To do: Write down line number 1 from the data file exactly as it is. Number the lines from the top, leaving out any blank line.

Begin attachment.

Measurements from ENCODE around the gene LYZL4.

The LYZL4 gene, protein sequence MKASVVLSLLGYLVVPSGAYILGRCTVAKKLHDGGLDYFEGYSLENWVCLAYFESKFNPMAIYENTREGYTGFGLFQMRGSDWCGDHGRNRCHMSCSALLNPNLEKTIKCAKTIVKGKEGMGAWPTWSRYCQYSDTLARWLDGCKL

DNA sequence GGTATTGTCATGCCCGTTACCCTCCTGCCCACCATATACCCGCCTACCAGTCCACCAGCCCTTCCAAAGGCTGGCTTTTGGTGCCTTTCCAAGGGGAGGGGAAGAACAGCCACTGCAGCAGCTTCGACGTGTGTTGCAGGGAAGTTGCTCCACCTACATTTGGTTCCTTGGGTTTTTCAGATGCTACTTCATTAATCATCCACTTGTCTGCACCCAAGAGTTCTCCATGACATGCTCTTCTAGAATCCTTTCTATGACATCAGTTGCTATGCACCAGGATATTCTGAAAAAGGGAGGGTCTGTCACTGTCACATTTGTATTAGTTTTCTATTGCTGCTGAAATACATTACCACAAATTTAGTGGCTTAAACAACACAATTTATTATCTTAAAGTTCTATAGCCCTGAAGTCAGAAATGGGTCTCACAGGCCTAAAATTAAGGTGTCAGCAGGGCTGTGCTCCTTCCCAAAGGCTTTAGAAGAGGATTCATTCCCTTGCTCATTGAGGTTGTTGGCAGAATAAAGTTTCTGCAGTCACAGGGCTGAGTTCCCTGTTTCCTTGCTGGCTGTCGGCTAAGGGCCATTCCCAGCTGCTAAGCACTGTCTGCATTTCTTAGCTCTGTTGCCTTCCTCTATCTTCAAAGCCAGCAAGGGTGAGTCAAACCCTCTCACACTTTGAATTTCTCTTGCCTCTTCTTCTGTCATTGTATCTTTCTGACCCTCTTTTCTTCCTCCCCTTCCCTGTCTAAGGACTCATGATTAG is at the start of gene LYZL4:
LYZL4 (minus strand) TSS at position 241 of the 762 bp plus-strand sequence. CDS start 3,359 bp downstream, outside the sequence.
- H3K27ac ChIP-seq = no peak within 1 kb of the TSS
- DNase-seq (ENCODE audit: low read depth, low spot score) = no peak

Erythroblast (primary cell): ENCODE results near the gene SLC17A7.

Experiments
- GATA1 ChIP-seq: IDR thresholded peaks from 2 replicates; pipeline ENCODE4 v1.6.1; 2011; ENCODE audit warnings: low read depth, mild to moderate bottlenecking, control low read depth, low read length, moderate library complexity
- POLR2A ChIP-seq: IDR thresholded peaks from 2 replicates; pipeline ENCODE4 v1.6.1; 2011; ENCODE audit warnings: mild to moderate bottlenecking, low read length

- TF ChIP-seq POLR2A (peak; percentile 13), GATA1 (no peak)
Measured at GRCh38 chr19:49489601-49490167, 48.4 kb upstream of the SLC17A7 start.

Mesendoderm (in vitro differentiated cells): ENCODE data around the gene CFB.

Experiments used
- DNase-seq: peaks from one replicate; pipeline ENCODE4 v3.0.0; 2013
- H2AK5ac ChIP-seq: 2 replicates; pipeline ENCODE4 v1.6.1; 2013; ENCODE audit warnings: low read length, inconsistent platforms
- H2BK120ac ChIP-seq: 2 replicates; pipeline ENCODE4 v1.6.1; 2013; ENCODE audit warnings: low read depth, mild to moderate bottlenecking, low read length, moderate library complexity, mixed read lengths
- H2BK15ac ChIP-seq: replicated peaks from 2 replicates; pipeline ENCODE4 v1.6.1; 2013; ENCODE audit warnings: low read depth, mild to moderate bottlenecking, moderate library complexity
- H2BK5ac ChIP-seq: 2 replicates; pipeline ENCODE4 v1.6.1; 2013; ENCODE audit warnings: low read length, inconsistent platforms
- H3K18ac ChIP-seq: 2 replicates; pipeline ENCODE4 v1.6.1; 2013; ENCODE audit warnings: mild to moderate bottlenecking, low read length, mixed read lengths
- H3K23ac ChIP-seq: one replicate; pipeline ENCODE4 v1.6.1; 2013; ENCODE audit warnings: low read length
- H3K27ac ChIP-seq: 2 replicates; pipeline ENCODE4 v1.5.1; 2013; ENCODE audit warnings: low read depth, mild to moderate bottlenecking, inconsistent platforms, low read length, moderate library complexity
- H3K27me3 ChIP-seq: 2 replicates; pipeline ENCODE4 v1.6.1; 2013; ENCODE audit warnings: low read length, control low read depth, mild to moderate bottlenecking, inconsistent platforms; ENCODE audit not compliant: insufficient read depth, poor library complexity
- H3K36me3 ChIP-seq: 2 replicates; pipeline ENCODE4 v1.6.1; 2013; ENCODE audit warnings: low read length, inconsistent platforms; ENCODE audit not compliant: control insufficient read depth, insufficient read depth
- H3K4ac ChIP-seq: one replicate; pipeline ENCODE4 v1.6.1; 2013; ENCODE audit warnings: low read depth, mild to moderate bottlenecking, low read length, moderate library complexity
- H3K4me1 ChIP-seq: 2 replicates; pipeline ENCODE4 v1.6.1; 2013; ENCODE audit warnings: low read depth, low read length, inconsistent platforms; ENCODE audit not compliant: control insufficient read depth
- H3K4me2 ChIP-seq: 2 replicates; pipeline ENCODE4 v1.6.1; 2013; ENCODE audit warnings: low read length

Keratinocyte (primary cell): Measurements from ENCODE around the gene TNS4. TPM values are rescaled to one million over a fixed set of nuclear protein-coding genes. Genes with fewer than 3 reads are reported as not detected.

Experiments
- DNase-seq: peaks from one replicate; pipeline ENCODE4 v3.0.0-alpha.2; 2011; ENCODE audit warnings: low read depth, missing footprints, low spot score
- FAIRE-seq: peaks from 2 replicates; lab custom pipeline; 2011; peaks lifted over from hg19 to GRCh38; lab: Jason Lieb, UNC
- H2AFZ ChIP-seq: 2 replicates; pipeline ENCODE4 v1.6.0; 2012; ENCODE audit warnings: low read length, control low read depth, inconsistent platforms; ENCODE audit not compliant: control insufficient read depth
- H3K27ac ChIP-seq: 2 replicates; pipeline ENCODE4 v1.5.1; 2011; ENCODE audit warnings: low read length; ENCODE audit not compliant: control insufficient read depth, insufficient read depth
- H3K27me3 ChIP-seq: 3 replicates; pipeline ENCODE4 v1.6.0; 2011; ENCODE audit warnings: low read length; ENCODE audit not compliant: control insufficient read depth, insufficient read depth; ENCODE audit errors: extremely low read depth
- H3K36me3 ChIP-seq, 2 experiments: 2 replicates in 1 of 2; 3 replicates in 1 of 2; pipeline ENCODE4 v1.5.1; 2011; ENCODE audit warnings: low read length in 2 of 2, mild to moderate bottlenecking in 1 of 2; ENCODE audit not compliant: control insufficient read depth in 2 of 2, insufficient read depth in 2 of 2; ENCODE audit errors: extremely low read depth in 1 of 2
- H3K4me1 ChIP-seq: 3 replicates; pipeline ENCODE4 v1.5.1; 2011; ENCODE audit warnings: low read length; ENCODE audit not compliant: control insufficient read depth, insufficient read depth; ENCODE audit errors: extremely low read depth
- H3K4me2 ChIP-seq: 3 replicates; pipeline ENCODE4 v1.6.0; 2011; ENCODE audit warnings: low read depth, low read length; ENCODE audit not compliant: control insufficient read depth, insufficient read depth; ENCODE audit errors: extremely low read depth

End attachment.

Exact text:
Measurements from ENCODE around the gene LYZL4.